Billy Pilgrim's Life Lessons

Words: 488
Pages: 2

Often in a novel an author will have a character learn certain lessons that he wishes to communicate to the reader. This is true with Slaughterhouse-Five written by Kurt Vonnegut. Slaughterhouse-Five is Science Fiction novel that follows the life of Billy Pilgrim, a veteran of World War Two. The novel jumps around in time through Pilgrim’s life, all of which centers on the bombing of Dresden which occurred during the war. It is semi-autobiographical as Vonnegut also experienced the bombing of Dresden in World War Two. One lesson that the author teaches the reader, is the normalcy of death . Throughout the book people are either dying or dead. Vonnegut uses the same phrase after each death. He writes, “So it goes” (Vonnegut 148). This seems to reflect the casualness that which our society regards death. Increasingly, death does not shock people. A murder on the news or a bombing in a war isn’t regarded as a big deal. …show more content…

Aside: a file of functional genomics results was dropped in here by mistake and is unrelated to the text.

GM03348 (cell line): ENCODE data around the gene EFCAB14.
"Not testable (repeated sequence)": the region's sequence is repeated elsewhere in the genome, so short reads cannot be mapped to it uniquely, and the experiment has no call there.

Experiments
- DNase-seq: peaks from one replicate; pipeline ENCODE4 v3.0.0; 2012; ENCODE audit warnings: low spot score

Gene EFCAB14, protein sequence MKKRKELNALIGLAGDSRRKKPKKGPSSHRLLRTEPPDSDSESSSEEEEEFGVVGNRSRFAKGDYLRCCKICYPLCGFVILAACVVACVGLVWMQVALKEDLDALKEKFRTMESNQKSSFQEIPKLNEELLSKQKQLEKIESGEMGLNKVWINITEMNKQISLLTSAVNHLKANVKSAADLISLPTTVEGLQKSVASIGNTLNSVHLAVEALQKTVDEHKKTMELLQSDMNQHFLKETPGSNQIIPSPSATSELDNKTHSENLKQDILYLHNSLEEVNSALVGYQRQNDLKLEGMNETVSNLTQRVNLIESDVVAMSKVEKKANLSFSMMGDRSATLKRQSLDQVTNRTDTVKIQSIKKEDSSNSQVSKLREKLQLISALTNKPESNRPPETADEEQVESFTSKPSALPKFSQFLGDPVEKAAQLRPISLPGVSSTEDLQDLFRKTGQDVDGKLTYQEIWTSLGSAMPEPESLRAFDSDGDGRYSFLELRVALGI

Throughout Billy Pilgrim's life, he goes through many horrible events occur for no apparent reason. Life seems to be terrible. “She made him feel embarrassed and ungrateful and weak because she had gone to so much trouble to give him life,and to keep life going, and Billy didn’t really like life at all.” (Vonnegut 102). Billy’s experience in life may reflect the author’s own. Vonnegut’s life was filled by the memories of the bombing in Dresden. After witnessing so much death and destruction, he may have been tired of hearing about the value of life. By writing Slaughterhouse-Five, he was able to express his feelings about life. Slaughterhouse-Five is novel written by a man trying to process what he saw in war. Unable to relate to those who hadn’t gone through war, he has written his thoughts and opinions in this novel. Using the narrative, Vonnegut is able to teach the reader important lessons. This makes for a thought-provoking novel, and interesting opinions to